Definition of nymphomania in English:

nymphomania

noun

  • Uncontrollable or excessive sexual desire in a woman.

    Compare with satyriasis
    • ‘The removal of both ovaries was considered an acceptable treatment for nymphomania and other behaviors thought to be undesirable for women.’
    • ‘Sheriff explicates the metaphor of fire as it was used to connect nymphomania to the passions, including enthusiasm.’
    • ‘Essentially, Waters equates nymphomania with zealotry, and in doing so reaffirms his historic place as the icon of trash cinema.’
    • ‘As for suburban nymphomania - well, the most I've ever been offered is a cup of Tea and a Jaffa cake.’
    • ‘But for all this luxury and high-society living, I'm glad to say that we never fell into the trappings of drug-addiction and male nymphomania (the latter could be attributed to our pre-pubescent state).’
    • ‘There is a word for the hatred of men, just as there is one for the male counterpart to nymphomania: they are ‘misandry’ and ‘satyriasis,’ respectively.’
    • ‘Exposure to tropical climate, contemporary medical opinion averred, produced nymphomania in white women.’
    • ‘Dallas' account of her journey into nymphomania is really an account of her development into a mature, self-empowered woman and a mother who's aware of her responsibility to her daughter.’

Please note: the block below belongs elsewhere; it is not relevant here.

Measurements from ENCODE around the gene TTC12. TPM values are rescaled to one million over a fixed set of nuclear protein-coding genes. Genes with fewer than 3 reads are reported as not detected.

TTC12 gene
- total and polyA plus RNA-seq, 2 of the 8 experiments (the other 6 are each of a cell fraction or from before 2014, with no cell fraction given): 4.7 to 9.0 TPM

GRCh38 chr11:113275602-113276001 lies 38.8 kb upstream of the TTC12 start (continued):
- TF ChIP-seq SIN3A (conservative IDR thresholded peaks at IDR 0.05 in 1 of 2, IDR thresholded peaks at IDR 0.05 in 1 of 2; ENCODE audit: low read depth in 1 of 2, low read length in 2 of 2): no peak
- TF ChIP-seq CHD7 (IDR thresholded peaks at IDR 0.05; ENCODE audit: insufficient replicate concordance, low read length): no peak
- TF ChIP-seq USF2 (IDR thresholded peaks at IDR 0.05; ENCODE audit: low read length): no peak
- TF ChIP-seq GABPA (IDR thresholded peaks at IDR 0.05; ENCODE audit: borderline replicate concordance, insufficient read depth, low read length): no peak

• ‘There is some basis for the rumour in her defiance of imperial protocol by riding cross-saddle, and a hint of overstimulation in her breathless reports of frantic gallops, but Catherine's nymphomania is a schoolboy legend.’
    • ‘Groneman's amassing of evidence for how the older discourse of nymphomania has been replaced by the new discourse of sex addiction is far more convincing than her material on the Victorians.’
    • ‘The only thing that strikes me as dubious, I think, is the implication of nymphomania of a kind in the case of Nadia the exchange student, who, when Jim asks her if she really wants him, says, ‘well…’’
    • ‘In the past, other labels such as nymphomania, satyriasis, and hyper-sexuality have been used.’
    • ‘My self-diagnosed nymphomania is kicking in, and I really want to just go pick up a worthless relationship, just someone to use like Tom does, for a night of sex, and kick them out before breakfast.’
    • ‘Yet it is clear that, paradoxically, there also developed a counter discourse rooted in Kinsey and continued in Masters and Johnson that now viewed much of what previously had been dubbed as nymphomania in positive terms.’
    • ‘The cover lines dwell obsessively on nymphomania, the perils of homosexuality, how wives sap their husbands' virility, passion-crazed divorcees, and ways to master the sexually aggressive woman.’
    • ‘At that point Chandler's own debut, The Big Sleep, was causing some controversy with its various subplots concerning pornography and nymphomania.’

Origin

Late 18th century: modern Latin, from Latin nympha (see nymph) + -mania.

Pronunciation:

nymphomania

/ˌnimfəˈmānēə/